Title: Fruitvale

Director: Ryan Coogler

Starring: Michael B. Jordan, Octavia Spencer, Melonie Diaz, Ahna O’Reilly, Kevin Durand, Chad Michael Murray

On January 1, 2009, Oscar Grant was shot and killed by police at the BART station in Fruitvale, California, following a fight on the train. The feature film debut from Ryan Coogler is a heartfelt and powerful look at the last day of Oscar’s life. The film begins with cell phone footage of the incident on the platform, which is somewhat difficult to see and doesn’t quite reveal the extent of what occurred. By the time the event is restaged at the end of the film, it’s impossible not to feel compassion for Oscar and to empathize with the tragic nature of his untimely death.

At the heart of Fruitvale is actor Michael B. Jordan, who distinguished himself from the similarly-named basketball player with standout performances in three TV series over the past decade, The Wire, Friday Night Lights, and Parenthood. Jordan gets a fantastic opportunity to take on a lead role here, and he seizes upon it in the most impressive way. He makes Oscar a living, breathing person, a loyal boyfriend and father who has to deal with the mistakes he has made, including a stint in prison and the loss of his job due to frequent lateness. Oscar is the film’s spirit, sometimes frustrating those around him with his tendencies but always accruing their affection for his sincere nature.

Jordan is excellent as Oscar, and he’s ably supported by two leading ladies. Melonie Diaz delivers a layered performance as Sophina, the mother of his child who struggles to put up with his behavior while still demonstrating a clear love for him. Fresh off her Oscar win for “The Help,” Octavia Spencer shines as Oscar’s mother, who comes to prison for a visit to whip her son into shape and presents a strong front as the unifying figure following Oscar’s shooting and time in the hospital prior to his death. The many actors who portray Oscar’s friends are great as well, and Kevin Durand and Chad Michael Murray turn in brief but crucial appearances as the police officers involved in Oscar’s death in the film’s pivotal scene.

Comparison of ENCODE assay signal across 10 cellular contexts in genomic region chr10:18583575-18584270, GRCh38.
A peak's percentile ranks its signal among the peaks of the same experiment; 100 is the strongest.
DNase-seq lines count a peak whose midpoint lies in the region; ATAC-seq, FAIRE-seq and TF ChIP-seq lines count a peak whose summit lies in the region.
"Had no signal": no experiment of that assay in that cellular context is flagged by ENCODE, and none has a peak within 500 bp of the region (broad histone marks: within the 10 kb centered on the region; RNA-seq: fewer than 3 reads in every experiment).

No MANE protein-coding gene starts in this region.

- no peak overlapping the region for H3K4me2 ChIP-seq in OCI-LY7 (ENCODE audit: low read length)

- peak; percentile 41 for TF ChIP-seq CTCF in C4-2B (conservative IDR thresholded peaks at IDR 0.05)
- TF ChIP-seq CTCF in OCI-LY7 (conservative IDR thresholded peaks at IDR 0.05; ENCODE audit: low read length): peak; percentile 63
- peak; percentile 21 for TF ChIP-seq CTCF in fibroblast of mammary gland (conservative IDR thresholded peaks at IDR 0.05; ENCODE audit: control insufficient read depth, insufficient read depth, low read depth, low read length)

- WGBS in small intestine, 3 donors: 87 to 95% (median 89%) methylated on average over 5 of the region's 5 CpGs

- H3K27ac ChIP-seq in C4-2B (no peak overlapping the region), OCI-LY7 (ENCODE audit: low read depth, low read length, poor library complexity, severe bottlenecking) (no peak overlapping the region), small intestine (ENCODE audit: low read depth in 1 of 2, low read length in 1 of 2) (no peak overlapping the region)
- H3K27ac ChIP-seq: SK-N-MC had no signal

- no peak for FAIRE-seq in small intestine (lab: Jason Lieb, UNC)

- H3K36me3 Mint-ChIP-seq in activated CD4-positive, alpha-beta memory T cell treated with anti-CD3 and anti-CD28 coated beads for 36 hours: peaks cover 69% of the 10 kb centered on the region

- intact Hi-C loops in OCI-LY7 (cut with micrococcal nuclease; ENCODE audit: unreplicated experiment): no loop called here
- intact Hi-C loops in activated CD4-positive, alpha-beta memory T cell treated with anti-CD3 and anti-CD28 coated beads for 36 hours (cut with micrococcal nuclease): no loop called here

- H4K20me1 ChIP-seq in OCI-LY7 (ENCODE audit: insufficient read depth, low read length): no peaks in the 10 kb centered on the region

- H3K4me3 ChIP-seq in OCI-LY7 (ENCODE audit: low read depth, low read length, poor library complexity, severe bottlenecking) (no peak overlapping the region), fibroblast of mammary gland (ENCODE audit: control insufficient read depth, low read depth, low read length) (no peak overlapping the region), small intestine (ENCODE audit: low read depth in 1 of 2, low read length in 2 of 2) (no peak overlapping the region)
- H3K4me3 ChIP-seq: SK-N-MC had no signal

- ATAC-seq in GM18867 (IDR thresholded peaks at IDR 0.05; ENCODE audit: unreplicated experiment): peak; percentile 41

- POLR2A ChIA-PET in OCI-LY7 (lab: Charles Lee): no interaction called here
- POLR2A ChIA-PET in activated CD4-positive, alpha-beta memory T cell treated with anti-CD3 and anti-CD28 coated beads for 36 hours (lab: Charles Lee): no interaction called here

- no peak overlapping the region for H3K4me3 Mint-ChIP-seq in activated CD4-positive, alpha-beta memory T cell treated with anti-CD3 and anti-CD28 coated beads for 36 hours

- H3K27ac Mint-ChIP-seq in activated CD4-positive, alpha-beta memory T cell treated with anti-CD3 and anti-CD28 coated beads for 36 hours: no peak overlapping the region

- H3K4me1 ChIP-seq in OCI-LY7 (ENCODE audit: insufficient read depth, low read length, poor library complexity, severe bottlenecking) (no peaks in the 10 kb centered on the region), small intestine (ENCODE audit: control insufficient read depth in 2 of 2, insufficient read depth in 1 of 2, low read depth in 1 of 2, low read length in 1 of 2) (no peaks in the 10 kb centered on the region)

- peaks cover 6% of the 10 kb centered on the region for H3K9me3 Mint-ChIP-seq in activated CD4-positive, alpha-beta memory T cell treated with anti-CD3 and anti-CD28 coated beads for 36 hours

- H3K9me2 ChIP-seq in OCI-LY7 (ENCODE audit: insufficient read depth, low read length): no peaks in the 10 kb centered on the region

The entire movie is extremely involving, and it’s easy to establish a connection to Oscar and to his particular situation. Yet there’s nothing quite as intense or gripping as the extended scene in which a fight erupts almost from out of nowhere on the train, leading to Oscar and his friends being taken out onto the platform and treated as guilty. That segment is extremely harrowing and difficult, but Coogler does a magnificent job of staging it. After that, the film ends strongly and presents a heartbreaking shot of Oscar’s real-life daughter gathering with other friends and family to remember Oscar on the fourth anniversary of his death less than one month ago.

Fruitvale is an extraordinary dramatization of the final twenty-four hours in Oscar’s life, presenting a comprehensive study of Oscar as a person and memorializing his unfortunate passing. With its ending firmly in sight from the opening of the film, it becomes even more affirming and touching to watch Oscar try hard to get his life back on track, tackling obstacles along the way and revealing his staunch dedication to his family. Jordan’s performance, combined with Coogler’s keen sense of respect and tribute, makes for a powerful, deeply moving cinematic experience.

Fruitvale is an entry in the Sundance Film Festival U.S. Dramatic Competition in Park City.

Technical: A-

Acting: A

Story: A-

Overall: A-

Written by Abe Fried-Tanzer

Fruitvale Movie Review

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